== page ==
Theo Hobson Theo Hobson

America won’t forget Obama’s message of hope

Those who sneer at Obama for promising more than he could deliver have little understanding of the nature of moral idealism. They accuse him of naivety but they are themselves naive. They fail to grasp that Obama expressed the basic moral idealism that unites the vast majority of people in the West. He expressed it more eloquently than anyone else had for decades. To say that he created unrealistic hopes is inept. Those ‘unrealistic hopes’ are intrinsic to the basic creed of the West – ‘liberty and justice for all’ sums it up. Such intense idealism is a crucial aspect of the politics of the West, however awkward this is.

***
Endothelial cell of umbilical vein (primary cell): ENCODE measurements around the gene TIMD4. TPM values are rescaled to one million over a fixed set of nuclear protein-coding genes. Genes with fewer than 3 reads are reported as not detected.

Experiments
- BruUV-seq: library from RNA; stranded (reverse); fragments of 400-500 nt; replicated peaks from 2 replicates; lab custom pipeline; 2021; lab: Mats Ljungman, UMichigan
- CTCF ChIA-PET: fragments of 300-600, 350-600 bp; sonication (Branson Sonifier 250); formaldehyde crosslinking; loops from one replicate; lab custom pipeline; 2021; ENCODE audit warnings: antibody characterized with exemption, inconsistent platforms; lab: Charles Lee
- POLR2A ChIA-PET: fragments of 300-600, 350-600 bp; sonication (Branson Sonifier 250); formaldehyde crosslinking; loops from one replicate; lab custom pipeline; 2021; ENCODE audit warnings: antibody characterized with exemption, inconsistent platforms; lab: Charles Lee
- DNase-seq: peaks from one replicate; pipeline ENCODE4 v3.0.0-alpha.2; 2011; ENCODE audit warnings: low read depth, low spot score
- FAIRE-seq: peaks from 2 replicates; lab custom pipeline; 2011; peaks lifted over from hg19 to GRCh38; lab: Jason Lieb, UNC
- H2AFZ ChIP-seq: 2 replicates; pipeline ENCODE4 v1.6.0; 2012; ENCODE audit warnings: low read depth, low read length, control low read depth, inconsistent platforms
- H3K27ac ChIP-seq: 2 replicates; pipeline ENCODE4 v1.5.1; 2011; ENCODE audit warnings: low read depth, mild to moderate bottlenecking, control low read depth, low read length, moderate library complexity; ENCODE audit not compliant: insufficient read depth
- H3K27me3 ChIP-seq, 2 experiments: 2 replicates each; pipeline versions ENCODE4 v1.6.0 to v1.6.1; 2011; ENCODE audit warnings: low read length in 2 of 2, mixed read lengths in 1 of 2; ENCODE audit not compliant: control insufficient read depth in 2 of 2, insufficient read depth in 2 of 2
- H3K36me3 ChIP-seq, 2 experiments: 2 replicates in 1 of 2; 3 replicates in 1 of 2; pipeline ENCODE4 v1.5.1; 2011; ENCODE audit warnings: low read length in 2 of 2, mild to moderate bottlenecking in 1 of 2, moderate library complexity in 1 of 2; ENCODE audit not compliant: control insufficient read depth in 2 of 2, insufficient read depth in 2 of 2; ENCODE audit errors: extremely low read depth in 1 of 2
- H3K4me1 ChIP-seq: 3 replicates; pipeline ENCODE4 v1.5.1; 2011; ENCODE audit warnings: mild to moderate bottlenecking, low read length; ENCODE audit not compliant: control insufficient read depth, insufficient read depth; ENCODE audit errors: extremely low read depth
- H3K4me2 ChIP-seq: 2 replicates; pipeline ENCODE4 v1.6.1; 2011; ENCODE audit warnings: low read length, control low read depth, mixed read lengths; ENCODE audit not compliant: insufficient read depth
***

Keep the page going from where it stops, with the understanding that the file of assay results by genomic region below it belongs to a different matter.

It’s risky for a politician to express such ideals with real verve, for a backlash is pretty likely. When people get tired of him and his party, they will seemingly reject that grand moral vision as well. But Trump’s fluke election doesn’t really mean that America has rejected its tradition of moral idealism. It means that America finds this idealism difficult, burdensome, and sometimes feels the need to kick against it, wish it away. But it’s still there.

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